The Shadow is a strange, animistic landscape woven from taboos and bans. Spirits caper and clash in accordance with ancient pacts and laws. Werewolves are kindred to these otherworldly beings and can draw upon those same laws. They do so in the form of rites – supplications and demands that take the form of symbolic and ritual practices.
Symbolism lies at the core of every rite, invoking the desired pact and compelling a response. Most rites require some sort of ceremony or ritual performance but the exact details of that performance vary wildly between regions, factions and packs. When a ritemaster teaches a student one of these occult secrets, the rite changes; the student adds their own interpretations of its practice, their own understanding of its symbolism. Any ritualist who knows a rite may perform it as a ritemaster. Other characters who know the rite may aid her as a teamwork action. Spirit Rites can be performed by any group of ritualists who know the ritual; Pack Rites can only be performed with the aid of packmates who also know the rite. Likewise, Witch Rites can only be performed by others in the same tradition of witchcraft. Others may participate in the ritual (and thus benefit from it) but if they do not themselves know the ritual, they cannot contribute any teamwork bonus. The dice pool used to perform a rite depends on the "form" of the Rite known by the ritualist. Each Rite technically has the potential to be performed in dozens of ways, one for each combination of Attribute and Skill, though there are some that lend themselves readily to certain Rites - these tend to be the ones most often taught to others. Most rites are Extended actions and require the participants to meet a target number of successes during the performance. A ritemaster may roll as many times as her unmodified dice pool for the rote. If the performance of a rite is broken at any point – such as a participant being attacked and injured – a Dramatic Failure ensues.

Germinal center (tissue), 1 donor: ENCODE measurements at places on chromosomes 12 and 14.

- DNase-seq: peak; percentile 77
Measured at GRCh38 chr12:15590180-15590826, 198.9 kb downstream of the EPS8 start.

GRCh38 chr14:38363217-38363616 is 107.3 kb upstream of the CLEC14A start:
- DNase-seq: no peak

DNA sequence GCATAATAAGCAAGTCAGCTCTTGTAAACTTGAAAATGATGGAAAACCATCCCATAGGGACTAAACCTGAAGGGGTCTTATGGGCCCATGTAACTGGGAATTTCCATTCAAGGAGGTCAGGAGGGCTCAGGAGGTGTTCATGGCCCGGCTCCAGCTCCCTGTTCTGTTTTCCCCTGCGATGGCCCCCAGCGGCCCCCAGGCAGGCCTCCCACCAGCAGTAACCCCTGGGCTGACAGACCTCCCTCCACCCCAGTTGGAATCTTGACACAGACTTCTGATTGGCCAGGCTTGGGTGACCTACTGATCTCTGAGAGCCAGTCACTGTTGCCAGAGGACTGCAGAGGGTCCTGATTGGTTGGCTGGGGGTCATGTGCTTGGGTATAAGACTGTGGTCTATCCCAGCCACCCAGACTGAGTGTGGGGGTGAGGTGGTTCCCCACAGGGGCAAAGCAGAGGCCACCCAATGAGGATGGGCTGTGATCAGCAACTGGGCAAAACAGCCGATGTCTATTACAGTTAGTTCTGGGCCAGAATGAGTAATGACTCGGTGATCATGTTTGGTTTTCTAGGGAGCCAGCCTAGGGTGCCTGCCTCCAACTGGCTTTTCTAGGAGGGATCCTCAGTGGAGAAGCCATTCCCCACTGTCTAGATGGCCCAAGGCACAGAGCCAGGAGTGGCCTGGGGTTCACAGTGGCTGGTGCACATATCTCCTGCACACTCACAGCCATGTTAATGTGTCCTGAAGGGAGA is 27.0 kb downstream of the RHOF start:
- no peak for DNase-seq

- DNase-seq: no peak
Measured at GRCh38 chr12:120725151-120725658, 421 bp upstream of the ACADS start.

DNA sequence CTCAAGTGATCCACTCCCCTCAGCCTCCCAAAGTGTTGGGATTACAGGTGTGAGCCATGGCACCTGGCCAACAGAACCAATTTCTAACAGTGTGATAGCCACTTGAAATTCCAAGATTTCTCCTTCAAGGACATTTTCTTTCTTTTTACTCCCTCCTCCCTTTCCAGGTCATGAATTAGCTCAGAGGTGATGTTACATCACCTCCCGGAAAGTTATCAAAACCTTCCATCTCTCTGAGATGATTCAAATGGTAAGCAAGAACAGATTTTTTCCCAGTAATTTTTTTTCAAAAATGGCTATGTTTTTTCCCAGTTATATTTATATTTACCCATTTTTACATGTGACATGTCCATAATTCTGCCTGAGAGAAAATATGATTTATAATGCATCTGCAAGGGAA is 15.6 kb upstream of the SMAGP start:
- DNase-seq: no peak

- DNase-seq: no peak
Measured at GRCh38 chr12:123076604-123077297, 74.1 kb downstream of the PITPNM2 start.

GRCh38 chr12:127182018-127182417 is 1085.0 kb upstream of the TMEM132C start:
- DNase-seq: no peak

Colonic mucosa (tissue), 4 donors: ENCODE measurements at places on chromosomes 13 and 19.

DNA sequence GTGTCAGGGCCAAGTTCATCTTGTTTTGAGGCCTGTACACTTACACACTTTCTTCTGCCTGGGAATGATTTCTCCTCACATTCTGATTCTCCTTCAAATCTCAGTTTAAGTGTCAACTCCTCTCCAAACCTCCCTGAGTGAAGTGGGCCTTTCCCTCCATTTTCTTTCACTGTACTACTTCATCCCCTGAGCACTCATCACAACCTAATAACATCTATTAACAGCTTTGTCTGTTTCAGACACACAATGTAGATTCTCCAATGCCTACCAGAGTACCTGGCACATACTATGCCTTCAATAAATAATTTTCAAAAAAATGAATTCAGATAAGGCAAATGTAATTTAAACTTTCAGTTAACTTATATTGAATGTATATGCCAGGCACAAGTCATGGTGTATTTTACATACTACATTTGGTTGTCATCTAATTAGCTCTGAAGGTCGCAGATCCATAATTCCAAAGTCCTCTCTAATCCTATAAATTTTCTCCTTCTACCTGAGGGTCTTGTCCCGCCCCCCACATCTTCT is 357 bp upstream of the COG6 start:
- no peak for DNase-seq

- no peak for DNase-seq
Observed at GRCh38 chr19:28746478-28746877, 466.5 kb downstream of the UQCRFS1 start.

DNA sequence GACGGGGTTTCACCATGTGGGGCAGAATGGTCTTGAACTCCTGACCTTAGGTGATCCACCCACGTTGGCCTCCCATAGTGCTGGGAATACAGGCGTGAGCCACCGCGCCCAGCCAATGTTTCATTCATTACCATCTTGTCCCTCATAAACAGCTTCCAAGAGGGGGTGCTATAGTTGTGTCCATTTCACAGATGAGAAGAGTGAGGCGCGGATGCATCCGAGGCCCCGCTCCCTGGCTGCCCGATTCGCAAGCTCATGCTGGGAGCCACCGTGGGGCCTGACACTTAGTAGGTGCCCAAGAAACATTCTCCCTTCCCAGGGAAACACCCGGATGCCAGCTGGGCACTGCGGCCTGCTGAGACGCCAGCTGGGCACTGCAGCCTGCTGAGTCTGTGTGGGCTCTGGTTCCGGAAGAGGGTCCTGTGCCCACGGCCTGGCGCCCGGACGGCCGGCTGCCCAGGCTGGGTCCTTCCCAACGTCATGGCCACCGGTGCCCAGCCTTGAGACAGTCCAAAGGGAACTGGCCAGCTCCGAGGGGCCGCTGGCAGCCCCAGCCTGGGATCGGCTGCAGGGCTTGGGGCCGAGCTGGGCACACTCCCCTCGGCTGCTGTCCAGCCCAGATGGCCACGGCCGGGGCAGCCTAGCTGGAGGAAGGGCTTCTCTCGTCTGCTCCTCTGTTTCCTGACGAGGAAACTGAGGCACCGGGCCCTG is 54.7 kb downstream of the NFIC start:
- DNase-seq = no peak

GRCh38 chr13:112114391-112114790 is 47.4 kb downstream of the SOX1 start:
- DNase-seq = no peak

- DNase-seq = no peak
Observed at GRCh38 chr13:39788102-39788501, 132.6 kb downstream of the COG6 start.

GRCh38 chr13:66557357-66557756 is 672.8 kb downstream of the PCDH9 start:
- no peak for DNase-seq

A werewolf usually learns of a new rite through a teacher, such as another Uratha or a spirit. Sometimes rites are carefully recorded on cuneiform cylinders or charred, sigil-scratched bones. The teaching might be a carefully codified ritual practice, or it may simply be a torrent of vital symbols that the student must figure out how to use on their own.
Learning New Rites
A character who wishes to learn a Rite must find a source of knowledge to provide it; she then expends 1 Experience, but only if she knows more Rites of a lower level (otherwise, she must pay 1 Experience per dot of the Rite). Of course, finding such a source of knowledge can be difficult; she may need to chase down a wise spirit in a Sacred Hunt, or seek membership of a Tribe or Lodge to access its well-guarded Rites. While some common Rites are freely taught amongst the People, most werewolves carefully guard their hoarded lore and will only trade it for significant recompense. Very rarely, a character might discover the existence of a forgotten or previously unknown Rite. This may come about from careful, years-long observation of the laws and bans that shape the Shadow, revealing the underlying patterns of a rite’s existence. Sometimes, the emergence of new types of spirit can cause ‘new’ rites to emerge, such as the spirits that reflect mankind’s technological development. A werewolf cannot simply invent a new Rite, but they can pry such valuable knowledge free from the Shadow and its denizens.